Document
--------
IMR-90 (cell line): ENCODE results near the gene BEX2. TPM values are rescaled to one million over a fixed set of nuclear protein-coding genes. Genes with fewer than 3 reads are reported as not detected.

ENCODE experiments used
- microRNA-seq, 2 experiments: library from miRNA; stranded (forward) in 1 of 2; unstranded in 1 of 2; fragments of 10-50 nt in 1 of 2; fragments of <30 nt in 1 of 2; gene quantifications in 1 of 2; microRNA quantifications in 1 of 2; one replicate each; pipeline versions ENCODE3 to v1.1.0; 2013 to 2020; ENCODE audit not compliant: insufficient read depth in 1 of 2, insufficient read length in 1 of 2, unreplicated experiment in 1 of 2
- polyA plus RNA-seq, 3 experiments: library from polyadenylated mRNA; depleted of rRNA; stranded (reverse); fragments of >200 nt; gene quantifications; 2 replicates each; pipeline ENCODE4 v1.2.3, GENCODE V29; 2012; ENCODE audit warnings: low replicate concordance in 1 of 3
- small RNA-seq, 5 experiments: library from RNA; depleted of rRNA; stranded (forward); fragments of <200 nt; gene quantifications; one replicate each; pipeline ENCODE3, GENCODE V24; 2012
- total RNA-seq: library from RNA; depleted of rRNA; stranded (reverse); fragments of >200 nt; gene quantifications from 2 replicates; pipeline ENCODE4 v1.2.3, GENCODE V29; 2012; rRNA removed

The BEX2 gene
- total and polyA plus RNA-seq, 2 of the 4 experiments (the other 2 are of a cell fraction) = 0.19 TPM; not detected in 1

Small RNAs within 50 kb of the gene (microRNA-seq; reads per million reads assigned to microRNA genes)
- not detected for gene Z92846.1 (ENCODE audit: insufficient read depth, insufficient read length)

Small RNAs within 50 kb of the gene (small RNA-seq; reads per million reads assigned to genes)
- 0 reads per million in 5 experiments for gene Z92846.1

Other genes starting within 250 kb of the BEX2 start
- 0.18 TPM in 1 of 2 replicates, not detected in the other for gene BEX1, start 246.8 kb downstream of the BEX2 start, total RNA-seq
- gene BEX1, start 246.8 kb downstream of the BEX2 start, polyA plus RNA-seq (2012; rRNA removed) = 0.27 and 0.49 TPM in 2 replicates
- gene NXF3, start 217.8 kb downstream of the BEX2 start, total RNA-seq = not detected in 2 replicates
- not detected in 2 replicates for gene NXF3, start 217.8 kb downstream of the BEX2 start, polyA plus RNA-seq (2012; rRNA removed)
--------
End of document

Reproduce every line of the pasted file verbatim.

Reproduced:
IMR-90 (cell line): ENCODE results near the gene BEX2. TPM values are rescaled to one million over a fixed set of nuclear protein-coding genes. Genes with fewer than 3 reads are reported as not detected.

ENCODE experiments used
- microRNA-seq, 2 experiments: library from miRNA; stranded (forward) in 1 of 2; unstranded in 1 of 2; fragments of 10-50 nt in 1 of 2; fragments of <30 nt in 1 of 2; gene quantifications in 1 of 2; microRNA quantifications in 1 of 2; one replicate each; pipeline versions ENCODE3 to v1.1.0; 2013 to 2020; ENCODE audit not compliant: insufficient read depth in 1 of 2, insufficient read length in 1 of 2, unreplicated experiment in 1 of 2
- polyA plus RNA-seq, 3 experiments: library from polyadenylated mRNA; depleted of rRNA; stranded (reverse); fragments of >200 nt; gene quantifications; 2 replicates each; pipeline ENCODE4 v1.2.3, GENCODE V29; 2012; ENCODE audit warnings: low replicate concordance in 1 of 3
- small RNA-seq, 5 experiments: library from RNA; depleted of rRNA; stranded (forward); fragments of <200 nt; gene quantifications; one replicate each; pipeline ENCODE3, GENCODE V24; 2012
- total RNA-seq: library from RNA; depleted of rRNA; stranded (reverse); fragments of >200 nt; gene quantifications from 2 replicates; pipeline ENCODE4 v1.2.3, GENCODE V29; 2012; rRNA removed

The BEX2 gene
- total and polyA plus RNA-seq, 2 of the 4 experiments (the other 2 are of a cell fraction) = 0.19 TPM; not detected in 1

Small RNAs within 50 kb of the gene (microRNA-seq; reads per million reads assigned to microRNA genes)
- not detected for gene Z92846.1 (ENCODE audit: insufficient read depth, insufficient read length)

Small RNAs within 50 kb of the gene (small RNA-seq; reads per million reads assigned to genes)
- 0 reads per million in 5 experiments for gene Z92846.1

Other genes starting within 250 kb of the BEX2 start
- 0.18 TPM in 1 of 2 replicates, not detected in the other for gene BEX1, start 246.8 kb downstream of the BEX2 start, total RNA-seq
- gene BEX1, start 246.8 kb downstream of the BEX2 start, polyA plus RNA-seq (2012; rRNA removed) = 0.27 and 0.49 TPM in 2 replicates
- gene NXF3, start 217.8 kb downstream of the BEX2 start, total RNA-seq = not detected in 2 replicates
- not detected in 2 replicates for gene NXF3, start 217.8 kb downstream of the BEX2 start, polyA plus RNA-seq (2012; rRNA removed)